Justice Department data collected and analyzed by Syracuse University’s Transactional Records Access Clearinghouse indicate something surprising: federal prosecutions for white collar crime are down 35.7 percent over five years ago.
While not all so-called white collar crimes are prosecuted by the federal government, it is extremely common. Some examples of white collar crimes include:
- Mail and wire fraud
- Check fraud/check kiting
- Credit card fraud
- Identity theft
- Money laundering
- Insurance fraud
- Securities fraud
According to the clearinghouse, there were 337 new white collar cases filed by the Department of Justice in January. Of those, 42 were misdemeanors, petty offenses or minor enough to go before a magistrate judge instead of a federal district court judge.
The most common lead charge in the magistrate proceedings was aggravated identity theft, which accounted for 26.2 percent of the filings. Otherwise, the most common lead charge was “fraud by wire, radio or television.” The researchers said that wire fraud has been the most common white collar charge over the last five years.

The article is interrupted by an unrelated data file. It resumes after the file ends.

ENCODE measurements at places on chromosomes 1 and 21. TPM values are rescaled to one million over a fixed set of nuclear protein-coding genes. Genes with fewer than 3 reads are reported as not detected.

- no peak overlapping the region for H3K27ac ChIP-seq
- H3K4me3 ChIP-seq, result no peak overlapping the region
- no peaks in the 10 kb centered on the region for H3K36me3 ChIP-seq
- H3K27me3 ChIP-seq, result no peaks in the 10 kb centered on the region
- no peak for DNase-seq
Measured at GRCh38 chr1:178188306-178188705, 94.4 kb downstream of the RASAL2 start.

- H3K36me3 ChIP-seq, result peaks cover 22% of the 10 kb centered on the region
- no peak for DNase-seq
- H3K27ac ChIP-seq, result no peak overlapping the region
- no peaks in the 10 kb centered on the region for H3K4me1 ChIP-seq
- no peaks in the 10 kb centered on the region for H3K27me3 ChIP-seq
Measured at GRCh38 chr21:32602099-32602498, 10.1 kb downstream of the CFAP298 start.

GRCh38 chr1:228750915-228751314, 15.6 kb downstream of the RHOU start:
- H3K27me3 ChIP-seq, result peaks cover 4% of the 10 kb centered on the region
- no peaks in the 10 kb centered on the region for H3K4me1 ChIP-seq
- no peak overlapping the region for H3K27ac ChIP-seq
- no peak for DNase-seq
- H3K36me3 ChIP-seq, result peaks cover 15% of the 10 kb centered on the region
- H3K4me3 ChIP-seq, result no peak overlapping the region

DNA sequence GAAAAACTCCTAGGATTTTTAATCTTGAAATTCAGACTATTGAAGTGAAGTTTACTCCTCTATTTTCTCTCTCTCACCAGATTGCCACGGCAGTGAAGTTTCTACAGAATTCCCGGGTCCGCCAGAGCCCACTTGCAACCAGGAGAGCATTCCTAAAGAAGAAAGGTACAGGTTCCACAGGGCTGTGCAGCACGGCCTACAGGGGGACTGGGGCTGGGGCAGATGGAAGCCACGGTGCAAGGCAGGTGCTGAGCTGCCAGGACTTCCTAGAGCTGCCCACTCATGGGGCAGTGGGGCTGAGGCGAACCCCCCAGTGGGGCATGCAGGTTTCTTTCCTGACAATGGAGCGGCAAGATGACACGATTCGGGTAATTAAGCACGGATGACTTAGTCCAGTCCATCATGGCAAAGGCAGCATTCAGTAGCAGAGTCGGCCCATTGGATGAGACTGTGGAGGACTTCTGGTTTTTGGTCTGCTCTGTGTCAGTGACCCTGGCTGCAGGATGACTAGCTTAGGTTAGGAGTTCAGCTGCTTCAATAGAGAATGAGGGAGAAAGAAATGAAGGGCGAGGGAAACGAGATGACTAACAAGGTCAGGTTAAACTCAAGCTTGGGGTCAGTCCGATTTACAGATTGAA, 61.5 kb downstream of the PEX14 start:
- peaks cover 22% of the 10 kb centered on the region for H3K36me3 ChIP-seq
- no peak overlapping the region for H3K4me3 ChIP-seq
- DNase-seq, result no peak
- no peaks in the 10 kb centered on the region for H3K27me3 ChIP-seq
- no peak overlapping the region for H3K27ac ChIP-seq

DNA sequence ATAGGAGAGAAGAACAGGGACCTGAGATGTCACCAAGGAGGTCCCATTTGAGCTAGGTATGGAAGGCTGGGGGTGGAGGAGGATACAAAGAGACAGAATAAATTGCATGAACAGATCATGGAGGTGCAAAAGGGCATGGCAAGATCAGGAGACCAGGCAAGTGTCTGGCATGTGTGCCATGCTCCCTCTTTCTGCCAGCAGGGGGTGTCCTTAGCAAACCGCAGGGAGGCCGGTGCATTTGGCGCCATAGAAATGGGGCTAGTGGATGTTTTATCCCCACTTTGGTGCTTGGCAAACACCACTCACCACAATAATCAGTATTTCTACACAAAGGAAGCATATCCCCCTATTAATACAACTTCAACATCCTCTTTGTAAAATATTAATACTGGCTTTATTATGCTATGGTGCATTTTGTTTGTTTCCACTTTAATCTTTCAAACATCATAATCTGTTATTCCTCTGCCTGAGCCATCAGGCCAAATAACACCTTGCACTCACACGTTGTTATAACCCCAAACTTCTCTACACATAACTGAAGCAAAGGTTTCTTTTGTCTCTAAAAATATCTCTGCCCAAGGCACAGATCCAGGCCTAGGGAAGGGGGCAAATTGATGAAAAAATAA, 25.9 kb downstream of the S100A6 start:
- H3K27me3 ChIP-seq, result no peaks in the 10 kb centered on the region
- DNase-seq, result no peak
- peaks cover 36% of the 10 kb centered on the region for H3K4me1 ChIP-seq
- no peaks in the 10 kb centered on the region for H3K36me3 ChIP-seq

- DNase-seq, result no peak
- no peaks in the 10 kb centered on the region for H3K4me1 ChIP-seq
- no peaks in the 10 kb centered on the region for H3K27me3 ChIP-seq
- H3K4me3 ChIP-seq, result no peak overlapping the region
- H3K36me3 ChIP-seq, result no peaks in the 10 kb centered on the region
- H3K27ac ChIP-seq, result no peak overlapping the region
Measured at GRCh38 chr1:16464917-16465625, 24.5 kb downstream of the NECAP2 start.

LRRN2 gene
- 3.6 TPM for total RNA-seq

Looking at January alone, the jurisdiction leading the way with the greatest number of white collar prosecutions was the Southern District of Illinois. That was followed by the Southern District of New York, which handles many Wall Street cases.
Are white collar crime prosecutions tapering off?
That’s not clear. The January 2019 data may not be representative of a trend. The decision to prosecute depends on many factors, not least of which is the number of federal investigations in the pipeline. We simply cannot conclude that the Justice Department has intentionally drawn down the number of white collar crime prosecutions.
If you are under investigation for a financial, white collar or federal crime, you should seek out experienced criminal defense counsel as soon as possible. Ideally, your lawyer would get involved as soon as you suspect an investigation may be happening, as there are a number of steps your attorney can take that may mitigate the damage — or even prevent charges from being filed at all.